1. McNichol, Laurie
  2. Lund, Carolyn
  3. Rosen, Ted
  4. Gray, Mikel


Skin injury related to medical adhesive usage is a prevalent but underrecognized complication that occurs across all care settings and among all age groups. If proper technique for application and/or removal of adhesive products is not used, tissue trauma can occur, impacting patient safety and quality of life and increasing healthcare costs. Little guidance exists in the literature regarding appropriate selection and proper use of adhesive products to minimize medical adhesive-related skin injury, as well as best practices for skin care preventive strategies, application and removal techniques, and assessment and treatment of such injuries. In an effort to define best practices for prevention of such injury, a consensus panel of 23 recognized key opinion leaders convened to establish consensus statements on the assessment, prevention, and treatment of medical adhesive-related skin injury. The consensus summit was held in December 2012 and was made possible by an unrestricted educational grant from 3M. This document details the consensus definitions and statements and identifies research priorities for development of new adhesive technologies and protocols for skin protection.


Article Content


Medical adhesives comprise an integral part of healthcare delivery and are used by virtually every medical specialty in all care settings. Medical adhesives are a component of a variety of products, including tapes, dressings, electrodes, ostomy supplies, and patches; they provide securement for both critical and noncritical devices and products, facilitate skin protection and healing, and allow noninvasive monitoring.


Skin injury related to medical adhesive usage is a prevalent but underrecognized complication that occurs across all care settings, from healthy patients in the ambulatory environment to acute and critically ill patients. Although often described as being limited to the extremes of age, such skin injury occurs across all age groups. If proper technique is not used, superficial layers of the skin are removed along with the adhesive product, which not only affects skin integrity but can cause pain and the risk of infection, increase wound size, and delay healing, all of which reduce patients' quality of life.1 However, under certain circumstances, adhesive products can also cause deeper tissue injuries beyond loss of superficial skin layers. Medical adhesive-related skin injury (MARSI) has a significant negative impact on patient safety. In addition, treating skin damage is costly in terms of service provision, time, and additional treatments and supplies.2 The average cost of treating a skin tear in an extended convalescent center was recently reported to be $21.96 per patient per incident.3


Healthcare providers play an important role in medical adhesive safety, but literature review reveals little guidance regarding appropriate selection and proper use of adhesive products in order to minimize MARSI. In addition, outside of clinical textbooks on wound and ostomy care,4-6 there is a paucity of information regarding best practices for skin care preventive strategies and application and removal techniques, as well as assessment and treatment of MARSI. For example, only 2 relevant guidelines were identified in the literature: the Association of Women's Health, Obstetric and Neonatal Nurses Neonatal Skin Care Guideline7 and evidence-based recommendations/national guidelines in Portuguese resulting from the 1st InterPele: Symposium on Skin Integrity Prevention Strategies, held in Angra dos Reis, Brazil, in March 2011.8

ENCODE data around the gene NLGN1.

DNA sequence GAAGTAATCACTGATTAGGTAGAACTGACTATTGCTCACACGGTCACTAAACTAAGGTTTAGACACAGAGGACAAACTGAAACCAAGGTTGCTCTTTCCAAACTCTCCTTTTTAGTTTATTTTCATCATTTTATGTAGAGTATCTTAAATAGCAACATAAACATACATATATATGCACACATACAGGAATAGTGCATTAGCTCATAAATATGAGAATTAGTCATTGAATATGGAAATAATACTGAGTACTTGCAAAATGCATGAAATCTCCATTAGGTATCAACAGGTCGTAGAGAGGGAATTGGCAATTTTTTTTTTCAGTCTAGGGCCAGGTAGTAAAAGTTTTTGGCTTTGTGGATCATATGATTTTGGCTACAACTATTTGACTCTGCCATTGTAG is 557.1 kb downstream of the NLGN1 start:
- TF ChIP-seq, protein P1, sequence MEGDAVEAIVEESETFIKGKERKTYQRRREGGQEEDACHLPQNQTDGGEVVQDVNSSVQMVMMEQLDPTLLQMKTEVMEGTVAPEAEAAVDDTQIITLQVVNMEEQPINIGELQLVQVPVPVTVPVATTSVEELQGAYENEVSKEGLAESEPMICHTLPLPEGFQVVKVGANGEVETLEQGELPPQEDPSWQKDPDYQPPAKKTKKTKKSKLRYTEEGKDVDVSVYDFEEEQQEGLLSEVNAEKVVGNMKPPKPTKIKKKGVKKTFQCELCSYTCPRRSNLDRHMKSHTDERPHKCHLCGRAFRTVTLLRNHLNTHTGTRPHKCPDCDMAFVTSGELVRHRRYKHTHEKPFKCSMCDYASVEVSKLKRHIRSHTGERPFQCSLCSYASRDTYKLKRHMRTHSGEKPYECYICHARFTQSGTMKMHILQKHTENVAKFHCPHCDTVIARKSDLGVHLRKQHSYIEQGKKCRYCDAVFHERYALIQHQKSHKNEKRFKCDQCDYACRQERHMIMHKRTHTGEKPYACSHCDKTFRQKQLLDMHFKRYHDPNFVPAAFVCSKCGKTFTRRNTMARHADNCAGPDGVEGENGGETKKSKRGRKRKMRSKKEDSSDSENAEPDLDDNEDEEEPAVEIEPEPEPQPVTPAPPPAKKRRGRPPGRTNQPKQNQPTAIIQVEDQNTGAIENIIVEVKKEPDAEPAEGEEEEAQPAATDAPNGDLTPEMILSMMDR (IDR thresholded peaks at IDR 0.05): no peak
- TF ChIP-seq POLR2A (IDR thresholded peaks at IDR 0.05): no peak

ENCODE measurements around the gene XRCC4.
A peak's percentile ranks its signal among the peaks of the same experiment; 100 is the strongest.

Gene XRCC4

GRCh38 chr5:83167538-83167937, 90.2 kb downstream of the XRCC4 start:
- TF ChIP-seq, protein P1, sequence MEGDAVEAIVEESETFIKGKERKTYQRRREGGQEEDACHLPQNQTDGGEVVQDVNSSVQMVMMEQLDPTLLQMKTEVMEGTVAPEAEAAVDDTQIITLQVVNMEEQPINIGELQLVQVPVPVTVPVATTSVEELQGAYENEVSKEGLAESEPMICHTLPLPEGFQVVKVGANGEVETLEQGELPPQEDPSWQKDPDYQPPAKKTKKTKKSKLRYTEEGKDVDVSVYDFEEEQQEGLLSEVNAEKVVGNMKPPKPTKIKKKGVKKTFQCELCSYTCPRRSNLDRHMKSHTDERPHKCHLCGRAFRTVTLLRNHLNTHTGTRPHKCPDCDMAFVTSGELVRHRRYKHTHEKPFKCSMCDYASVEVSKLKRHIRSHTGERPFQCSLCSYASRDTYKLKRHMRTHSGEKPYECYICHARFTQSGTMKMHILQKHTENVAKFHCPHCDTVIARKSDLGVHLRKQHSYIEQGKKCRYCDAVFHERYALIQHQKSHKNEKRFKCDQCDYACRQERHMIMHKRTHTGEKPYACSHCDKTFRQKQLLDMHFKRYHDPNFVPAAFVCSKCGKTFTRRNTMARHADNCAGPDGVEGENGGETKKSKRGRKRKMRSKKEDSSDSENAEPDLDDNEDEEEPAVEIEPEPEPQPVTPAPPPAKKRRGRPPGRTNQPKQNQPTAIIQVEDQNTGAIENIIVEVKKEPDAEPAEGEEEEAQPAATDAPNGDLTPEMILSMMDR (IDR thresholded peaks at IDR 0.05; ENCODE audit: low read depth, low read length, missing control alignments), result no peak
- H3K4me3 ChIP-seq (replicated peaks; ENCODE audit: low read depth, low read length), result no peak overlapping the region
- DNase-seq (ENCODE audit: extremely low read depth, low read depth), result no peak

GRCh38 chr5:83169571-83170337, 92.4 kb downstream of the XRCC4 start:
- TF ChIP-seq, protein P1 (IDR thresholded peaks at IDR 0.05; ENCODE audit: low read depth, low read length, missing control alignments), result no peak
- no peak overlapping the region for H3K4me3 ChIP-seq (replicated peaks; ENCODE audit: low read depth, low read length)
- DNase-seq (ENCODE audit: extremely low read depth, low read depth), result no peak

In an effort to increase awareness of MARSI and define best practices for its prevention, a consensus panel of 23 key opinion leaders convened to establish consensus statements on the assessment, prevention, and treatment of MARSI. Additional goals included defining knowledge gaps regarding medical adhesives and skin safety, documenting the spectrum of care settings and medical applications where MARSI occurs, and identifying research priorities for development of new adhesive technologies and protocols for skin protection. The interdisciplinary Medical Adhesives & Patient Safety Consensus Summit was held December 10 to 11, 2012, in St. Paul, Minnesota. An industry partner, 3M provided an unrestricted grant for the consensus summit, and a third party (Magellan Medical Technology Consultants) was contracted to manage the project.



Three standing members of the 3M Skin Integrity Advisory Board were invited and agreed to serve an advisory role (Task Force). Medical specialties and/or practice settings where medical adhesives are used were identified and used as a guide to extend invitations to potential panel members. Specialty practice areas represented by the panel members were critical care; dermatology; electrophysiology; geriatrics; infection prevention; infusion therapy; neonatology; oncology; orthopedics; pediatrics; perioperative; physical therapy; plastic surgery; and wound, ostomy and continence. Researchers in the area of skin and wound care, including pressure ulcers, were also among the invited participants.